There are many caregiver support groups in the Phoenix, AZ Area. We encourage people going through the emotional struggles that come with being a caregiver to reach out to a local support group, confide in close friends or family, or seek counseling. No one should have to feel alone during this difficult time in life. You CAN find support. The counselors at Biltmore Psychology and Counseling specialize in counseling for caregivers. Call us today at (480) 999-7070 if you are seeking help.
October is Pregnancy and Infant Loss Awareness Month. And we will be focusing the blog and our Youtube channel on topics and questions related to the matter.
This is such a heavy and sensitive topic, sometimes people can shy away from wanting to talk about miscarriages and infant death. Others are at a loss of what to say to support their friend, family member, or loved one who is going through such a tragic time.
The Psychological Impact
Often times the person who was carrying the baby has a lot of grief, guilt, shame, and will blame themselves for a miscarriage. They believe somehow they are to blame, that something in their ability to carry the child has failed. They might not know how to communicate what they need during this difficult time. There is a lot of happiness and cheer when someone announces their pregnancy, and to lose it, can sometimes feel so overwhelming and lonely to have to then tell everyone they have lost the pregnancy.
How to support friends or family who have suffered a miscarriage:
- Acknowledge the loss
- Don’t worry about finding the right thing to say
- Let them take the lead
- Don’t try to cheer them up with success stories about others
Acknowledge the loss:
Acknowledging what your loved one is going through is a big step in supporting them. The person might want to talk about it but doesn’t know how to bring it up. They might want support but are unable to ask for it without the acknowledgment that it happened. Tip toeing around someone who is experiencing this type of pain and grief, is the last thing that can help the situation. Speak to them, listen, tell them you are sorry for their loss.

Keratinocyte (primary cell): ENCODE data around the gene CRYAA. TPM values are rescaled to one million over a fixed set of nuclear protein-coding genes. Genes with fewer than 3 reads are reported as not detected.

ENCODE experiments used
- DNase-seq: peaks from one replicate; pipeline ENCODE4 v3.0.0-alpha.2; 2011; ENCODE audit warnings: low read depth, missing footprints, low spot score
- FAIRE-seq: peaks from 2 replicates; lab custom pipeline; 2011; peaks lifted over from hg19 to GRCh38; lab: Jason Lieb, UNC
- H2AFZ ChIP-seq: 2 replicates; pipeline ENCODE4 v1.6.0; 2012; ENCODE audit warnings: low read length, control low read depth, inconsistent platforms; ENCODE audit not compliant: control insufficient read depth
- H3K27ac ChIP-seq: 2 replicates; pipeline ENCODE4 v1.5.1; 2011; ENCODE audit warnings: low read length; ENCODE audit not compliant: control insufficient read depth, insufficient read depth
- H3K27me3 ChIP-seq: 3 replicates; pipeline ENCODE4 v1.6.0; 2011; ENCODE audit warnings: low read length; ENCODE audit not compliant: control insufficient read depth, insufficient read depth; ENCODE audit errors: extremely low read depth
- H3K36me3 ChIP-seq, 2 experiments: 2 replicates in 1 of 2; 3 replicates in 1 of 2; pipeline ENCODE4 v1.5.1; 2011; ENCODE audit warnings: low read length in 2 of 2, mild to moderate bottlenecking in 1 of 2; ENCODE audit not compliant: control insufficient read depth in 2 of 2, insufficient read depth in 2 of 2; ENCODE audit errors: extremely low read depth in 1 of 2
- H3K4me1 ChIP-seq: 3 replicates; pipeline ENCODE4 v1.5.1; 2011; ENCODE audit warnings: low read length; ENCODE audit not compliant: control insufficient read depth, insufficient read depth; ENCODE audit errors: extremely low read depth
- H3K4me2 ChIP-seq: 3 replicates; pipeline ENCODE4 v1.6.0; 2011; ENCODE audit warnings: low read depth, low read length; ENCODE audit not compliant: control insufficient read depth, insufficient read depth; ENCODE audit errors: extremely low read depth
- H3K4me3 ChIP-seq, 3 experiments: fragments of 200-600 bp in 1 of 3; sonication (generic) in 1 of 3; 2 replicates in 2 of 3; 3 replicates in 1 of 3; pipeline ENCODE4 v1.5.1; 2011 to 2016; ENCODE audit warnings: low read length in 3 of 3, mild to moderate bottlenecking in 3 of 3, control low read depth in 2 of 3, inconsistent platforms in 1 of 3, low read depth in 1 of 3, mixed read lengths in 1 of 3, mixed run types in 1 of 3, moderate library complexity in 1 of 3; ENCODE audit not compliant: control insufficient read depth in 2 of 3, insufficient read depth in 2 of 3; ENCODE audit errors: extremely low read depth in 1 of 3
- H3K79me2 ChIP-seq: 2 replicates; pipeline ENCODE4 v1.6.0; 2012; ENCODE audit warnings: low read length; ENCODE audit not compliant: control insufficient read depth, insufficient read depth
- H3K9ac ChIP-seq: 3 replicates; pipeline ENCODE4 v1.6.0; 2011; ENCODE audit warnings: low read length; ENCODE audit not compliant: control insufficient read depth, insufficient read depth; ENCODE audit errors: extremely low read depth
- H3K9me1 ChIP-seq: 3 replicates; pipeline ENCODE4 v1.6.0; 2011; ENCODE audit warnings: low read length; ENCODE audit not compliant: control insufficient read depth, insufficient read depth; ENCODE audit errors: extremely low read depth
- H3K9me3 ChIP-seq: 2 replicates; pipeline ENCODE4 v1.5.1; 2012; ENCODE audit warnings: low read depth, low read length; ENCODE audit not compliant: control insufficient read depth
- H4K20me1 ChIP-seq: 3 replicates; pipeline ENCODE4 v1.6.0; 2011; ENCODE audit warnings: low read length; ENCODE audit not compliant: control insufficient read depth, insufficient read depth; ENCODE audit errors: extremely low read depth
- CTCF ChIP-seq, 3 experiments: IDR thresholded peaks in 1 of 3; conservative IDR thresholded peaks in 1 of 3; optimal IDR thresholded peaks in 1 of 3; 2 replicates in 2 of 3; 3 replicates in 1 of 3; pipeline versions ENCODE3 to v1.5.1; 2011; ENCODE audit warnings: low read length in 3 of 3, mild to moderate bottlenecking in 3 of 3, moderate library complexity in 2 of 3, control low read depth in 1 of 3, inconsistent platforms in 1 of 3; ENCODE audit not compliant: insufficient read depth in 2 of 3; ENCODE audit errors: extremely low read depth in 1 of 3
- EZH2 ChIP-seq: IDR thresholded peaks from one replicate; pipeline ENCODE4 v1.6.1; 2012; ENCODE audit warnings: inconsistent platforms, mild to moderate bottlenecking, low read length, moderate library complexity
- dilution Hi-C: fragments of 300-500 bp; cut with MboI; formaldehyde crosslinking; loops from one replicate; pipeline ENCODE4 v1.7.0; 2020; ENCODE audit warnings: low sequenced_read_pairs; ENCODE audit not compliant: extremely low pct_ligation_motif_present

Don’t worry about finding the right thing to say:
Nobody knows what to say in a time like this. And that’s okay. Even telling your loved one that you’re not sure the right thing to say, but that you are there for them might be enough in the moment. Follow up with them, ask them how they’re doing, ask them if they want to talk about it. And respect their privacy if they do not.
Let them take the lead:
Instead of launching into a dialogue about how you know someone who went through something similar, but then had success later on, just listen. Listen to what they are talking about and feeling, and empathize with them. Offering unsolicited advice on what they should try next is not very helpful. But allowing them to share their story with you can make a big difference.
Don’t try to cheer them up by success stories of others:
Like stated above, giving stories of others experiences, or offering advice on other ways to be successful can be really off-putting. Make sure you are supporting your loved one with an open ear.
To read more about this topic, head on over to this article by Monica N Starkman, MD at Psychology Today.
September is Suicide Awareness month, and our blog has been focusing on the subject. There can be such a stigma around suicide, that we want to encourage people to talk about their mental health and their struggles. When we talk about suicide, it can give us a better understanding of how to prevent it. And how to help those who might be hurting.
Today we want to explain the difference between passive suicide ideation and active suicide ideation. The difference can be thought to be very simple, but often time we know it can be much more complex than we think.